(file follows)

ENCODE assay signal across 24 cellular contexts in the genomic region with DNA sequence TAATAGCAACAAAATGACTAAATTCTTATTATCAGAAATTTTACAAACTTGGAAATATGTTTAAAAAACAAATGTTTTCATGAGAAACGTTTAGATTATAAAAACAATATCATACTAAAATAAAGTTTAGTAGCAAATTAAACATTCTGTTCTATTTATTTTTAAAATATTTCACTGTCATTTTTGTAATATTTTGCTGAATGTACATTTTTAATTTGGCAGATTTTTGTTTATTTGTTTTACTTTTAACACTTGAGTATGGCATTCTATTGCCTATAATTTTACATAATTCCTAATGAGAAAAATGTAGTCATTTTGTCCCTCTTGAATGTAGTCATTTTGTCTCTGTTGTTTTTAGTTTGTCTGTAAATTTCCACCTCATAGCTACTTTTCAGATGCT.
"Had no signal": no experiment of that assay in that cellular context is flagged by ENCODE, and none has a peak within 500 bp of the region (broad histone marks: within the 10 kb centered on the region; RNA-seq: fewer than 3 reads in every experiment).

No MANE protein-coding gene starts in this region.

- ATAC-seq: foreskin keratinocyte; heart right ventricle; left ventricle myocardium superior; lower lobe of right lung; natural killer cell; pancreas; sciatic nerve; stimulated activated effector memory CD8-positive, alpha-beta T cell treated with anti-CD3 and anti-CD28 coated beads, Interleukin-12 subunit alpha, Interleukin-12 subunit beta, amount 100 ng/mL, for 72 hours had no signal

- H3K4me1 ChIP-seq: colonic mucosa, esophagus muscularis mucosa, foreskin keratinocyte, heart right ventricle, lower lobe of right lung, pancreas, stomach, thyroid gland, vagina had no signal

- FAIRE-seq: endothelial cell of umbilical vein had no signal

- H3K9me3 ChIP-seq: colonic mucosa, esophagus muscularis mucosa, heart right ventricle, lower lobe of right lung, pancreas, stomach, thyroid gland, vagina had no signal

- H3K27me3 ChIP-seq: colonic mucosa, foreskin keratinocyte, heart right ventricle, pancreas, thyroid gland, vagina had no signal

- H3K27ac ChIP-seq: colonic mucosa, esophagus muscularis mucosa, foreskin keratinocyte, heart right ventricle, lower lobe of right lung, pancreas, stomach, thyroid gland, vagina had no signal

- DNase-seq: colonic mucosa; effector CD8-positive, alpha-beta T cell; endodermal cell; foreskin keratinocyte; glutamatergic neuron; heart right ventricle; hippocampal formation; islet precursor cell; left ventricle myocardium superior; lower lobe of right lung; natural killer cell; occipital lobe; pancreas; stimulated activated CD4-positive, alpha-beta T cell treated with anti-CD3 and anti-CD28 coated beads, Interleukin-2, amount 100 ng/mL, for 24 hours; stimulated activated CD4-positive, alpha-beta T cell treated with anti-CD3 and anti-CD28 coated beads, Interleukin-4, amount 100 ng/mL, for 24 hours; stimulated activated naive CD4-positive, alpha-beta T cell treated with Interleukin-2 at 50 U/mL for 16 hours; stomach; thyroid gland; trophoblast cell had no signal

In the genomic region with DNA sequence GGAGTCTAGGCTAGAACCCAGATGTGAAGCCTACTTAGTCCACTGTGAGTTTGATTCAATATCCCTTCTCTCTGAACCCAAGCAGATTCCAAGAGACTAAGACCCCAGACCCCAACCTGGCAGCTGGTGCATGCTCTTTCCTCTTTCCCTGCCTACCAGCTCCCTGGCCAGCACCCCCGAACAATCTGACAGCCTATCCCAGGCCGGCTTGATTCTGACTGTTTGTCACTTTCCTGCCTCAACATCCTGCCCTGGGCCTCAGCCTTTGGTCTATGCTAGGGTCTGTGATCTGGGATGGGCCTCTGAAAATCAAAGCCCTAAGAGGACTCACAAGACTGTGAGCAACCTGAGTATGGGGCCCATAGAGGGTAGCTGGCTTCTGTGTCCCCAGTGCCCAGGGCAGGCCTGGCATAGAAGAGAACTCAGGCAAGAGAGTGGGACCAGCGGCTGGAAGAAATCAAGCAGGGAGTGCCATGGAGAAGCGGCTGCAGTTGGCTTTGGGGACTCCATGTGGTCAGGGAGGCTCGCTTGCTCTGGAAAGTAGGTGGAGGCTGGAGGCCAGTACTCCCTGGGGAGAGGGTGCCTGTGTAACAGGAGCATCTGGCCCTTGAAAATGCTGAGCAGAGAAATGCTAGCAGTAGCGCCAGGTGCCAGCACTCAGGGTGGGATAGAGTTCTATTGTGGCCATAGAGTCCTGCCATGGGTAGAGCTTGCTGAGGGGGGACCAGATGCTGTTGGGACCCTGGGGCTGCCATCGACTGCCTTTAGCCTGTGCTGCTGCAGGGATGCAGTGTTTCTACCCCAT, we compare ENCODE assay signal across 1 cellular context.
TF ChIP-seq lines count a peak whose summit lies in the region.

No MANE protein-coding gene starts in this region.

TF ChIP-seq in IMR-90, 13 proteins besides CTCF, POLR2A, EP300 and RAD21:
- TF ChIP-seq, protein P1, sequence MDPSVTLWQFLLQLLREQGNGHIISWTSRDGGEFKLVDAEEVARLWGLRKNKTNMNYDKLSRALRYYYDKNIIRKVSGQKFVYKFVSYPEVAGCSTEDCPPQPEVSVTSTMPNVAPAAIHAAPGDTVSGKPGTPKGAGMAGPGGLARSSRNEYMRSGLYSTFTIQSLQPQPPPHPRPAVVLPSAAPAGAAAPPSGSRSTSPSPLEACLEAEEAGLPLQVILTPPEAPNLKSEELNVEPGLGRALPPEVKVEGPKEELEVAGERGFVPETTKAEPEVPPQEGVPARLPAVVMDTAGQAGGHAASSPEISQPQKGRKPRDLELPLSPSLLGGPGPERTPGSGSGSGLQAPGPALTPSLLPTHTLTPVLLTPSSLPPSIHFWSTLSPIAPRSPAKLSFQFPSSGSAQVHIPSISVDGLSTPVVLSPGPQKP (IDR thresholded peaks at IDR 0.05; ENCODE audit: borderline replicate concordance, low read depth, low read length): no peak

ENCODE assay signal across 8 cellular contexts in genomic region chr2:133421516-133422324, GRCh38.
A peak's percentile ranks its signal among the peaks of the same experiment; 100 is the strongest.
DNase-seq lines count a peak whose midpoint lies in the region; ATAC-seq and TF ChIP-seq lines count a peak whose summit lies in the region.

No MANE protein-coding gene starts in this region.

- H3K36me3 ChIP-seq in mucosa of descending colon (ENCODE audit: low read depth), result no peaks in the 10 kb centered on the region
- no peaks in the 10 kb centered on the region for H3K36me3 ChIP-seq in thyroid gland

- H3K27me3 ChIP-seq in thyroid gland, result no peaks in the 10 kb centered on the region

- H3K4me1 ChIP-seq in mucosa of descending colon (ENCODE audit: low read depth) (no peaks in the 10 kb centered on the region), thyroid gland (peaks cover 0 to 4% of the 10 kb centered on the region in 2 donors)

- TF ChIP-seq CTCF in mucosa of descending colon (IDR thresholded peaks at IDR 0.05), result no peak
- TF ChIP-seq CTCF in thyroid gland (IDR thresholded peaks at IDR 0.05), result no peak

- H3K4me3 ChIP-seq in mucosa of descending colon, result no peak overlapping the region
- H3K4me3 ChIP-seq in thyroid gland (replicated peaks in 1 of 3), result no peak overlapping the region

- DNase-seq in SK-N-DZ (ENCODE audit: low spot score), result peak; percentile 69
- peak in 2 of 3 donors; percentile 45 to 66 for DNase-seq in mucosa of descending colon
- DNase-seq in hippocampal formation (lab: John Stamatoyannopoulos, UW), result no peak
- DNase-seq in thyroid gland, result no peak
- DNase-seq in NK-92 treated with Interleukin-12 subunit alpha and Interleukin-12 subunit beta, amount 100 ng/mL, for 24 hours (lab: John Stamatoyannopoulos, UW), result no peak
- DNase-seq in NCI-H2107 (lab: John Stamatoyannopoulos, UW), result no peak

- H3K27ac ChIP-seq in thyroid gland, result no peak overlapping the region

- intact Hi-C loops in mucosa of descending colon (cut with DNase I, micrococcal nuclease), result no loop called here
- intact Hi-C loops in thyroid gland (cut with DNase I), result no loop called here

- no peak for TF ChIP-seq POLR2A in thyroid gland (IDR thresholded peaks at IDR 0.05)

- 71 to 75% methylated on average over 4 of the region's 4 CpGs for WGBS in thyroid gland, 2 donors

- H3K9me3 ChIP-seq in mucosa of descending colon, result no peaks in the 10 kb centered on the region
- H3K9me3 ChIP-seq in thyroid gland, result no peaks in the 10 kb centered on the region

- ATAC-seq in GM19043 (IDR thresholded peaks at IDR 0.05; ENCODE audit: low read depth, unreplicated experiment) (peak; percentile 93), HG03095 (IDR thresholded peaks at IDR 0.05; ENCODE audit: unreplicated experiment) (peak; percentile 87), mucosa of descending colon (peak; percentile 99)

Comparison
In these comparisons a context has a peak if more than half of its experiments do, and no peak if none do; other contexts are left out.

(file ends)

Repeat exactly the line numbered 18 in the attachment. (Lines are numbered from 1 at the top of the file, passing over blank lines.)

DNase-seq lines count a peak whose midpoint lies in the region; ATAC-seq and TF ChIP-seq lines count a peak whose summit lies in the region.